56% of iPhone apps sell less than 10,000 copies says survey
In an attempt to give a true picture of what the average studio encounters, former AppVee and AndroidApps CEO Alex Ahlund has compiled a report looking at the rate of return iPhone developers can expect to encounter on what he claims is a "top heavy" marketplace.
No trouble at the top
Taking in sales data and pricing metrics from 96 developers whose apps have all enjoyed extremely varying degrees of success, Ahlund has concluded that studios, on average, see a return of more than 15 times their development costs.
Ahlund's data shows that the average daily download figure sits at 386, with development costs resting at $6,453.
However, the picture changes somewhat when the top 10 percent of the most successful apps are sliced off.
Giving what Ahlund describes is a "far better impression of what the iPhone industry looks like", the average daily sales rate drops to 44, with 90 percent selling less than 100,000 units, 56 percent less than 10,000, and 23 percent less than 1,000 units in total.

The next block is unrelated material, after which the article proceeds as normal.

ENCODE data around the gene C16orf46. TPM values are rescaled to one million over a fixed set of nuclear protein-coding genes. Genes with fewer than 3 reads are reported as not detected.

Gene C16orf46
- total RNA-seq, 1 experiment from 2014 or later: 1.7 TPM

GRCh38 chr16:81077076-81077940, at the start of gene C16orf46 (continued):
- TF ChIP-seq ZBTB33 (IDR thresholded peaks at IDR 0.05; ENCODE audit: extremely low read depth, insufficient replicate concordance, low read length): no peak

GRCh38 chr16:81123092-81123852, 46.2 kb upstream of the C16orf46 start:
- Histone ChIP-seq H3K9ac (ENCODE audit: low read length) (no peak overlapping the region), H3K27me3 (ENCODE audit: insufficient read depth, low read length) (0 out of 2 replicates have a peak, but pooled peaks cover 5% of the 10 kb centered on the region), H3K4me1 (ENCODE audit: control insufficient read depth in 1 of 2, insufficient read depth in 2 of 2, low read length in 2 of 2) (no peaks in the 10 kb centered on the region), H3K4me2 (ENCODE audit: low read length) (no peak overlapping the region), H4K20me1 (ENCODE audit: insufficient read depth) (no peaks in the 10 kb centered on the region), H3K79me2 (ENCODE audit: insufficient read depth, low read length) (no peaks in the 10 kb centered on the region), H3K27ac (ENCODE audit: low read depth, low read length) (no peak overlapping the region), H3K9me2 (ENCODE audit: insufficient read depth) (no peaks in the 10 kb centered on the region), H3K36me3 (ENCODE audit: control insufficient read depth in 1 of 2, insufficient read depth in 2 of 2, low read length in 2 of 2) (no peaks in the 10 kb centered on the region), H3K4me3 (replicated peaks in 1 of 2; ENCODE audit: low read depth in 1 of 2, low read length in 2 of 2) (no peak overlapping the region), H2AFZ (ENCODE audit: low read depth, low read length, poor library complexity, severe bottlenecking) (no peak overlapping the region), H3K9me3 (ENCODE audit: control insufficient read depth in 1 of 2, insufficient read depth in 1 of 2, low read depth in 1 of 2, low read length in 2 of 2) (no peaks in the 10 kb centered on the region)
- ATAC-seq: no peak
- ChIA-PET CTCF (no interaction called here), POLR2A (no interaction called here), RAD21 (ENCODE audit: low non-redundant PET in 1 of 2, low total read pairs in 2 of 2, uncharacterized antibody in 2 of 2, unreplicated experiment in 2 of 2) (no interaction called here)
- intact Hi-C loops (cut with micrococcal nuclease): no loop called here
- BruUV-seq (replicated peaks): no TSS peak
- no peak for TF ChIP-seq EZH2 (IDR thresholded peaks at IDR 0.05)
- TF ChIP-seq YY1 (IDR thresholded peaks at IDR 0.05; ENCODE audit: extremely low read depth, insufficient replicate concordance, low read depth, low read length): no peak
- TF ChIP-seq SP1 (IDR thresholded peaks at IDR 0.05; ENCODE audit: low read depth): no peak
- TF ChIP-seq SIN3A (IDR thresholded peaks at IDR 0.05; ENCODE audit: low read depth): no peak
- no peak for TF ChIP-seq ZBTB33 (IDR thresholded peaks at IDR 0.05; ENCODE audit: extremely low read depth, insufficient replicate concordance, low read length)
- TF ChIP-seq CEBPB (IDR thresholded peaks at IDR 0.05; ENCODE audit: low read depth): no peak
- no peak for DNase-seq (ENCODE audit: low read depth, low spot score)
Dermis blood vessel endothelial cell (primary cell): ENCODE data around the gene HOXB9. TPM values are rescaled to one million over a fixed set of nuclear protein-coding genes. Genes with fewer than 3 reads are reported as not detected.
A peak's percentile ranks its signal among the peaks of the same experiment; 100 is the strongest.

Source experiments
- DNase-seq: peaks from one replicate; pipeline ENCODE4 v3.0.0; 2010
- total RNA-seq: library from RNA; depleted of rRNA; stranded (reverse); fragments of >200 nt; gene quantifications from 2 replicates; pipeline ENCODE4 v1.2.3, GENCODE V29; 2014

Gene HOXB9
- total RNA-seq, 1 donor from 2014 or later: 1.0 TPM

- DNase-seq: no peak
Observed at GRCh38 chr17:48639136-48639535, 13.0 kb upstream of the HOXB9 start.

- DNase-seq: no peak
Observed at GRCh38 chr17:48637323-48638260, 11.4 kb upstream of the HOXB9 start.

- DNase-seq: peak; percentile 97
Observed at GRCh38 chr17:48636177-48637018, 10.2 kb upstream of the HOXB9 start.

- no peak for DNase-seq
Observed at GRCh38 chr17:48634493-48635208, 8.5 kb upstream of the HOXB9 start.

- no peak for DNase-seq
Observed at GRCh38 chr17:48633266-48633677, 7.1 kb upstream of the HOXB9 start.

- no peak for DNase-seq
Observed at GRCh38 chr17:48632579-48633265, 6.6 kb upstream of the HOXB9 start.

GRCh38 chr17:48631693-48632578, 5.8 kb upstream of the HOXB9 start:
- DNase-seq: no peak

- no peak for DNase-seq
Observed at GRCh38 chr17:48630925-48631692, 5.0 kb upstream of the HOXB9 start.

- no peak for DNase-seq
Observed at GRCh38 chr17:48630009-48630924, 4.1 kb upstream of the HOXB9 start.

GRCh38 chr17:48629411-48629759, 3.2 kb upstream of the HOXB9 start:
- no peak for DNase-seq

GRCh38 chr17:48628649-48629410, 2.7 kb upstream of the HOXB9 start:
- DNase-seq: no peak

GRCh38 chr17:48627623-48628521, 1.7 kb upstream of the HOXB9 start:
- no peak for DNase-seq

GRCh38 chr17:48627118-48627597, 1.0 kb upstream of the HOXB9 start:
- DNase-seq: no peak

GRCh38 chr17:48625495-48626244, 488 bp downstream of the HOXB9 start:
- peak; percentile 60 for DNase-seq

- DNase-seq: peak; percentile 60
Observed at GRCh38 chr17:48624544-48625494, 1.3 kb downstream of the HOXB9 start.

While Ahlund notes iPhone studios use a range of options to promote their titles Twitter, Facebook, YouTube and even LinkedIn all mentioned he suggests timing any marketing to coincide with Apple's own push is the most important factor in generating downloads.
"Being featured by Apple is the greatest contributor to spiking sales," he says on TechCrunch.
"Generally speaking, it is safe to assume a 2-20 times sales spike following being featured, with the effect lasting roughly a week or so before returning to average numbers.
"The key here is to use this dramatic spike to propel the app onto a top list - be it the universal top 100 or in a top list for a specific section or country."
Shorter is better
A short, sharp spike of promotion, rather than an even spread across a series of months, appears to be key.
Indeed, Ahlund's view that it's all about building momentum for the title with a series of pushes all coming at the same time ties in with comments made by Venan Entertainment's lead designer Brandon Curiel.
He concludes, "Instead of spreading out marketing and advertising over the life of a product, focusing efforts into a narrow window (preferably, in terms of days) can be much more effective in getting the app onto a top list."
Ahlund's game-specific data depicts a very mixed bag, with some apps like arcade title Xpong has sold just 20 copies after 210 days on sale, while at the top of the pile, Bejeweled 2 has sold 3 million copies in 600 days.
Of all the games surveyed, just two have sold more than 1 million and eight more than 100,000. In comparison, five have sold less than 1,000 copies.